In the square opposite the University Library is a 20m high chrome pole, which looks like a giant needle. It’s spearing a massive green housefly. It’s art, apparently.
The university plays a large role in city life and it’s responsible for many artworks, some more unusual than others. The Oude Markt Square is filled with back-to-back bars. Appropriately, there’s a bronze statue of a middle-aged woman who helps sober up drunken students. She is slouching down at one end of a bench. In her right hand she is pouring a large, old-fashioned coffee pot. It’s a tribute to the role of the kot madams. They are the landladies of student blocks, responsible for cooking and cleaning. She’s offering strong coffee to the revellers in the hope they can quickly return to their studies.
Another statue near the Town Hall features a young male pouring a drink over his own head. His other hand is clutching a book. On the open page is an algebraic equation. Apparently it’s the formula for happiness.
The University has taken two historic parts of the city under its wing. The beguinages were closed communities built to house single women and Leuven’s two examples have been recognised by UNESCO. Gert told me that the women who lived there could take temporary vows. “If you go to a monastery, the vows are eternal and there’s no going back. The women at the beguinages could go and live with the other women in the community. When they wanted to go back to their everyday lives, they could. They could get married, for instance.”
Bo told me there were beguinages all around the Low Countries. “It’s something very Flemish. You’ll find them in Flanders and a few in the Netherlands. They used to be found throughout Europe but they were closed in France and Italy. Apparently, in the 13th century the Vatican thought that women reading and writing without the control of a man could create trouble!”
The bigger of Leuven’s two beguinages is more impressive. It is a walled district of medieval, red brick buildings, churches and gardens set alongside the river. “It’s a little walled village within the town,” Gert told me. “It has over a hundred houses set around its own streets and squares, church and hospital. It was founded outside the small wall that was put up around Leuven in 1150. Around 1350 a second wall was built around the city and this little village was then inside the larger city area.”
I caught the bus for the twenty-minute ride to Heverlee, a posh and leafy suburb at the edge of the city, where the University has taken on another monument, Arenberg Castle. It’s a red brick chateau set in peaceful parkland alongside the river and a watermill. Bo told me this 12th century structure was built for the Lord’s of Heverlee. It passed to the ownership of German nobles through marriage, who retained it until after the First World War. “Then the Belgian state confiscated the building because the family showed sympathy for the German army. They gave it to University shortly after,” Bo explained.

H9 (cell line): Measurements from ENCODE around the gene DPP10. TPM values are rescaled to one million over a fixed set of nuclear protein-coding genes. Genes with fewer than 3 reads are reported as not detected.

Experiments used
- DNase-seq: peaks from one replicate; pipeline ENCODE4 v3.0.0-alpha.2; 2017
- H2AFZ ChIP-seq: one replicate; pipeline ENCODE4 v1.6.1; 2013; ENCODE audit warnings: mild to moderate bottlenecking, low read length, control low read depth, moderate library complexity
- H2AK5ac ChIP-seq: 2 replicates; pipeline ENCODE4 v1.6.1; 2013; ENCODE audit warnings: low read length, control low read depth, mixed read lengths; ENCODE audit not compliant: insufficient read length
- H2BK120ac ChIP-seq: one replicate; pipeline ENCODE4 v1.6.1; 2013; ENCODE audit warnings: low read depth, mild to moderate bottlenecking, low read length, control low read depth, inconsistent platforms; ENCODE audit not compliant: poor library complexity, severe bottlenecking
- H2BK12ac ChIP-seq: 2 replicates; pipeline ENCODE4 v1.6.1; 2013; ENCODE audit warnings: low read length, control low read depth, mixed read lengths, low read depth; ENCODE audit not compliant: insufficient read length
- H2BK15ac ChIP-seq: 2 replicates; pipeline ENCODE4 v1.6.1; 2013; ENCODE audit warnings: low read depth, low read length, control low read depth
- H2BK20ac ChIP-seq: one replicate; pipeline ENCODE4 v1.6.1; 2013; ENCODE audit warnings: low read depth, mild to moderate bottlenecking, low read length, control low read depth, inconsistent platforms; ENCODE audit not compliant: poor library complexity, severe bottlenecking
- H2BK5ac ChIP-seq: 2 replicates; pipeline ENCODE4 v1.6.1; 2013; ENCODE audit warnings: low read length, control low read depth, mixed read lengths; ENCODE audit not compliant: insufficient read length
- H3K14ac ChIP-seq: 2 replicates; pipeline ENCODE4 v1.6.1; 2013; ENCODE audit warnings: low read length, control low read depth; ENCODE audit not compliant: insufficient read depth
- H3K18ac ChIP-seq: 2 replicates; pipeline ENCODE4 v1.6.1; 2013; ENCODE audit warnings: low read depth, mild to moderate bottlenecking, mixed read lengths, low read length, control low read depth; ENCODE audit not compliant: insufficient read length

With so many students in Leuven, you might expect weekends to be boozy and boisterous. But that’s not the case at all. If you’re in Leuven on Friday you’ll hear a very particular sound – luggage being dragged over the cobbled streets. That’s because Belgian students nearly always head home for the weekend. “It’s something very Belgian,” Bo told me. “The students go home at 4 o’clock on a Friday and return on Sunday evening. We call them ‘the Tupperware boys and girls’. Mothers often cook for their sons or daughters who are away at university during the week and give them Tupperware boxes filled with food that they have put in the freezer. Sometimes they are labelled with the days of the weeks so they know what to eat when!”
Locals reckon Leuven is the world’s most important beer town and Derek from Beerhop, who led my beer tour, went further. “It’s the beer capital of the world!” he proclaimed. You can smell the Stella Artois brewery the moment you alight from your train at the station. Gert had told me that brewing was a big part of Leuven’s history. “In the mid-18th century there were about fifty breweries in the city. We are very proud of that.”
Bo shared that sentiment. “If you come to Leuven you have to have beer. If you haven’t had beer you haven’t experienced Leuven.” She didn’t mean having a pint of Stella, though. “Stella is not necessarily a brewery – it’s more like a factory. It’s very corporate and commercial. Smaller breweries have been growing all around Leuven. In the past, Stella has bought them all and closed them down.”
Bo says the 1366 date on Stella bottles might be a bit confusing. “It’s pure marketing,” she told me. ”Stella was brewed for the first time in 1926. It’s Pilsner lager, which was only invented in the Czech Republic in the 1920s. The Stella star is actually a reference to a brewery called Den Hoorn, which was located next to the hunting grounds of the Duke and dates from 1366. It was later bought by Sébastien Artois. He worked there as a master brewer from 1708 and he started a brewery, called brewery Artois, and purchased many of the smaller breweries.”